# How can I replicate this raised letter effect?

I thought this would look interesting with other forms.

I know I could eventually accomplish something like this completely manually—but true workflows are what get my gears grinding.

I imagine there must be a way to take a mesh and have it relate to the displacement? Could this be animated? That would be so cool.

If anyone has any insight I’d love to hear it.

John

• As an alternative to the existing answers, you could also use a shrink wrap modifier with mode set to Project and a 3D letter object. – Robert Gützkow Nov 2 '19 at 16:23
• Thank you so much :) – John Nov 4 '19 at 13:28

You can use displacement.

1. Open a movie or image file.
2. Create a cuboid, stretched along its X-Axis and add an array modifier, duplicating it along the Y-Axis. I choose a relative offset off 2 in the array modifier, this creates gaps between the stripes. In edit mode add a lot of loopcuts along the longest axis, in my case X.
3. Apply the modifier.
4. Unwrap it from the top view by pressing U (Unwrap) and choosing Project From View (Bounds). This will unwrap the image exactly as you are currently seeing it in the 3D View. Go to the UV editor and select all. Press . and choose Individual Origins as the Pivot Point. The scale SY the individual islands along Y towards 0. During the scale operation you can type 0 and confirm with ⏎ Enter.
5. Finally, add a displacement modifier to the arrayed cuboids. Choose Z as the displacement axis and UV for the coordinates.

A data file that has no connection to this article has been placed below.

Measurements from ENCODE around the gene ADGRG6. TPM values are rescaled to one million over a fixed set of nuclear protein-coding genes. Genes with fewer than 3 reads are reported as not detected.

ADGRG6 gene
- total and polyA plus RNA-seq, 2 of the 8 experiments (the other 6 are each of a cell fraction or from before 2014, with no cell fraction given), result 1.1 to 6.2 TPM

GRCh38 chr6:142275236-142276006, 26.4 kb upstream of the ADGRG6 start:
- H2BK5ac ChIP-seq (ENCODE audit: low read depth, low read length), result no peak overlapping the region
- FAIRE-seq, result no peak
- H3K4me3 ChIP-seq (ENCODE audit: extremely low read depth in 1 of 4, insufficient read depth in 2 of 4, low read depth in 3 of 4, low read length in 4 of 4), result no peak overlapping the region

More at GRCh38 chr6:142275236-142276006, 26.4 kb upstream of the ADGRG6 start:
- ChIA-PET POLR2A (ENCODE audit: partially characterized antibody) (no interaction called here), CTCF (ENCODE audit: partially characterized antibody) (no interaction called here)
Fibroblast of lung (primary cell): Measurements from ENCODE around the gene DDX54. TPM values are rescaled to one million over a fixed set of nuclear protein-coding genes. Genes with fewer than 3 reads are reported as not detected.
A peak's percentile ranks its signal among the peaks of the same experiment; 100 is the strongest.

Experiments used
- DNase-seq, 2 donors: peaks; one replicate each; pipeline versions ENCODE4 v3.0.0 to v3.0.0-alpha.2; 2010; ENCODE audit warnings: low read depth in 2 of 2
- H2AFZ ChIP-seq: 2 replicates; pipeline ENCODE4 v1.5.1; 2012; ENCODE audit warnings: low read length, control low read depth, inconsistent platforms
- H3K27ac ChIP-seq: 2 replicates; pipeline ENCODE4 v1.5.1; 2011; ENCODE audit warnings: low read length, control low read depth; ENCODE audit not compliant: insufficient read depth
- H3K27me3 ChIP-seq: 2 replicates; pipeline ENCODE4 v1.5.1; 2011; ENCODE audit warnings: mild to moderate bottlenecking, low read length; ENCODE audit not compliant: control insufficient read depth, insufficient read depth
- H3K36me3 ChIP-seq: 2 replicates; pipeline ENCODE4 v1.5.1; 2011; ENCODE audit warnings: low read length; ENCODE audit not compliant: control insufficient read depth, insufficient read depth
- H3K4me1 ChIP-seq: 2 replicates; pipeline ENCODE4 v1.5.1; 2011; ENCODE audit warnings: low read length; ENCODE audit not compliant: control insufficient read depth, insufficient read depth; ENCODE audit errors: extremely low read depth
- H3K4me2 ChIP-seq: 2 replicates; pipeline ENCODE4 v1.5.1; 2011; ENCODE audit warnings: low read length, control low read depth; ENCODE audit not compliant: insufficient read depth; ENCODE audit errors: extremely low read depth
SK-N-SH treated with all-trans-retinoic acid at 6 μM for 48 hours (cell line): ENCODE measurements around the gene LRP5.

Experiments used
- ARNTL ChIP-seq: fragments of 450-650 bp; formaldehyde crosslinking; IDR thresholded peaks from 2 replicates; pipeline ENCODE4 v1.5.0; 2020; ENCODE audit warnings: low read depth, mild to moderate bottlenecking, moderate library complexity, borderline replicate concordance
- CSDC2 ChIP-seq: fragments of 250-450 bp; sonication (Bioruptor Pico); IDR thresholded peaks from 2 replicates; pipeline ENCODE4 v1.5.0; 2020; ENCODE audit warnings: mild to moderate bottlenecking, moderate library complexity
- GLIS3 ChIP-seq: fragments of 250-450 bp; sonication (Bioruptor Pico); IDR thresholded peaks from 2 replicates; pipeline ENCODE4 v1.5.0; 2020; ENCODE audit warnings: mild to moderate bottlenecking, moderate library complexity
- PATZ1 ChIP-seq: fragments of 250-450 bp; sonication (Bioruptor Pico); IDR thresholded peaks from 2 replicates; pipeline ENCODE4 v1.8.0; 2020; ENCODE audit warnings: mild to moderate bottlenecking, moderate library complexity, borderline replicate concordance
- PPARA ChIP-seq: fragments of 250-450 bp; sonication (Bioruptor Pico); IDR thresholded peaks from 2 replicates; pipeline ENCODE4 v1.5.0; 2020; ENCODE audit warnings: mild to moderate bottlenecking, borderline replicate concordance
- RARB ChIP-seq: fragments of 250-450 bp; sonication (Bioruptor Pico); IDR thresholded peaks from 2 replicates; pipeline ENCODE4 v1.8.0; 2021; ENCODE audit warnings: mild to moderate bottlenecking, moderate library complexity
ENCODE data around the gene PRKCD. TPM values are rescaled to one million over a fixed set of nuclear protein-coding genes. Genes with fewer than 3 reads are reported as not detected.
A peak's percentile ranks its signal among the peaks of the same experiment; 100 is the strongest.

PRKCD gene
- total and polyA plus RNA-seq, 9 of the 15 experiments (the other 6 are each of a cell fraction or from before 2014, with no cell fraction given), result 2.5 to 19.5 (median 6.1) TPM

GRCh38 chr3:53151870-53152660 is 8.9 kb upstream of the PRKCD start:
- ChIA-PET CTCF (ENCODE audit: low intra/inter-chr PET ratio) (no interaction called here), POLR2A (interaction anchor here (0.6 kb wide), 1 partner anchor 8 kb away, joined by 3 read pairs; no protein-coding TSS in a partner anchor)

This results in the displaced geometry.

Consider blurring the movie or image file as a preprocessing step to create smoother transitions.

• Thank you for such a detailed and clear answer. I will definitely be playing around with this method. – John Nov 4 '19 at 13:28

This is my attempt with a mesh and not with an image:

I created a 60 subdivided plane, made it cloth (silk preset with augmented mass at 5 Kg, let it drop over the R letter (a mesh with collision phisic attribute).

Then I created another subdivided plane, shrinkwrapped it over the cloth, deleted every other line of vertices (so to obtain a serie of evenly spaced lines, extruded in Z axis, added a solidify modifier and a subsurf.

• Another great method, thank you so much :) – John Nov 4 '19 at 13:29

To do what I have done here.

1. Make a few 2-4 loop cuts (Depends on what you want to do)

2. Loop cut inside of those

3. Select the vertexes you want to be the highest (Get both top and bottom)
4. Enable proportional editing smooth setting
5. Press G then Z to drag up use the scroll wheel to change influence on other Vertexes

You can do this with individual vertexes but make sure there is enough geometry when doing it.